While rule-based monitoring is the current industry best practice, it does not need to remain the only solution to AML monitoring. Financial institutions can use the data created through the alert generation process and leverage predictive models. These models will identify which alerts can be ignored and which should be investigated.
This article is the first of a three-part series that will outline how financial organizations can use predictive analytics, machine learning, artificial intelligence (whatever you like to call it) to sift through the thousands of alerts generated and to identify – with a high level of confidence – which alerts need to be investigated. This series is broken out in the following order:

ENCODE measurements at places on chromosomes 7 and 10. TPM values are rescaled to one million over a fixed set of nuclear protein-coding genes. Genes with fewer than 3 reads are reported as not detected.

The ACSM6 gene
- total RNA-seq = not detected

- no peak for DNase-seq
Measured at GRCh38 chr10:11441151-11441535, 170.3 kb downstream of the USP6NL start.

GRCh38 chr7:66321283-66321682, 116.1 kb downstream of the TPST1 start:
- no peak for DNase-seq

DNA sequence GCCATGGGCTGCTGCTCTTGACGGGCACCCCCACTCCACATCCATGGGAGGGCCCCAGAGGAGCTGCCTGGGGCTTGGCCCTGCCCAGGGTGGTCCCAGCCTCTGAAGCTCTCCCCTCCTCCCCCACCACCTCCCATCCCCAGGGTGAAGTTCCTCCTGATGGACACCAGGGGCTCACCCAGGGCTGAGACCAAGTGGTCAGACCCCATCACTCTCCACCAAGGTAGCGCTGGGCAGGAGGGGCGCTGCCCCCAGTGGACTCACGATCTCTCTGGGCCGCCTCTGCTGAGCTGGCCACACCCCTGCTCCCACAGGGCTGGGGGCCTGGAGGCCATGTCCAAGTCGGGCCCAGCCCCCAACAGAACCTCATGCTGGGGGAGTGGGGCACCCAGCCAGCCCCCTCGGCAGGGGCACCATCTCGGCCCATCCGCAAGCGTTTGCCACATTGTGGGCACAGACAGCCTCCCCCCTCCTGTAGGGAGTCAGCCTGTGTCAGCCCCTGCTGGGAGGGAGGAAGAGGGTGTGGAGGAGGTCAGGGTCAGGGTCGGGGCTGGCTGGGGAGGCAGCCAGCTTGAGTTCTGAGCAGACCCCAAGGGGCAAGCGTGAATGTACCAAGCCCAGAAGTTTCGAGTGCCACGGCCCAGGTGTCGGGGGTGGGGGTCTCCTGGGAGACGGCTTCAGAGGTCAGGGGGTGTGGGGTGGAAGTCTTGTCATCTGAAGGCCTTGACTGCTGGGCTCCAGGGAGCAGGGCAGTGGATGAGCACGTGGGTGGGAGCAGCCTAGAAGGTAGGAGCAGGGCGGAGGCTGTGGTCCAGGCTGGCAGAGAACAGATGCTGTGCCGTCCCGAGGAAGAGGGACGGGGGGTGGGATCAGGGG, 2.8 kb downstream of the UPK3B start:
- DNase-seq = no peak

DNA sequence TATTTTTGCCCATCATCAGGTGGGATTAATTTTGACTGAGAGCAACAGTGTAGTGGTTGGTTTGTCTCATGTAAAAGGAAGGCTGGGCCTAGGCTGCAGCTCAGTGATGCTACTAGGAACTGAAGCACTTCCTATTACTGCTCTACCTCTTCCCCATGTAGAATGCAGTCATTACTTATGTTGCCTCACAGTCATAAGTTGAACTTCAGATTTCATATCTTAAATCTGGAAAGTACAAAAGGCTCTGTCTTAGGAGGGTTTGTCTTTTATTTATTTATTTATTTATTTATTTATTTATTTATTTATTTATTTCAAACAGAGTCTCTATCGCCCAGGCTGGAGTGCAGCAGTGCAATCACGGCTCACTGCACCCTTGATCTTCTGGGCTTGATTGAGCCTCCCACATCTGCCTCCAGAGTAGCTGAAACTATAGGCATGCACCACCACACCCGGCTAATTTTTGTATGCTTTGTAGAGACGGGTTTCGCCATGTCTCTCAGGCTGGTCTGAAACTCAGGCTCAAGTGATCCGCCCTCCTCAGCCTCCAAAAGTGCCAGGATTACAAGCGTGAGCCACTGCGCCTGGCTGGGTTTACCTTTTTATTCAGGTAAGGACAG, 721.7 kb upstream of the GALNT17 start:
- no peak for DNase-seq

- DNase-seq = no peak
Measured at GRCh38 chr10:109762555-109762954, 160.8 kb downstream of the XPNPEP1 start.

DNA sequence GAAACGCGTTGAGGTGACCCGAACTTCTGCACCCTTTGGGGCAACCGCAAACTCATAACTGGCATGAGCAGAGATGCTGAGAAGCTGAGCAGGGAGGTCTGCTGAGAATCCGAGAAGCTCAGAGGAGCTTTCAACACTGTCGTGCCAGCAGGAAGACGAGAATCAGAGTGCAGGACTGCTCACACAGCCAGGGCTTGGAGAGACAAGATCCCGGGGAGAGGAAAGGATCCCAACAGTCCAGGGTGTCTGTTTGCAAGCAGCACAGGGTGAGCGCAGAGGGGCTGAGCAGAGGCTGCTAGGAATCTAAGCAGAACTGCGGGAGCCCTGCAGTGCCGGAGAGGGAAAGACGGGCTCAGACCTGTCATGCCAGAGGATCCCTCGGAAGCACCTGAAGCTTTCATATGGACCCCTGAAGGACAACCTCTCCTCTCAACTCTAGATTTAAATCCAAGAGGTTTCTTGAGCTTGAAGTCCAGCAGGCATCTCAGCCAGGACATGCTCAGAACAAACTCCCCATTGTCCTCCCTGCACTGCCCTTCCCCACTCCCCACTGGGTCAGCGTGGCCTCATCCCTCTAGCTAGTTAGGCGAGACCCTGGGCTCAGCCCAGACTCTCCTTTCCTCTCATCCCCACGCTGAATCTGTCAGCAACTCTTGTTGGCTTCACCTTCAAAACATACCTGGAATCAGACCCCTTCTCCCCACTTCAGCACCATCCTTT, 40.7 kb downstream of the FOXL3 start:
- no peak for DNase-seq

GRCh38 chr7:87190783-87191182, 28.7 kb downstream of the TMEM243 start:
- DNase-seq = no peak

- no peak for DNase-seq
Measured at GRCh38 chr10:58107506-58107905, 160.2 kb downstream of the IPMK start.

The first step in any analytics problem is to determine the question you are trying to answer. Or maybe better put: Determine the type of answer you are going to provide. For your problem, the question you are trying to solve is how to predict whether an alert generated by your AML solution results in a productive alert – an alert that warrants an investigation. While the problem on the surface may seem complicated with several contributing factors, the question itself is quite simple. Will this alert lead to a productive alert? Yes or no?
This type of analysis is called binary supervised learning – having two discrete possible outcomes. For these types of binary problems, you can use a variety of modeling approaches, each ranging in predictability and interpretability. The goal for this type of analysis is to identify known variables or features that you can use to predict an unknown outcome, answering, “Will this alert be productive?”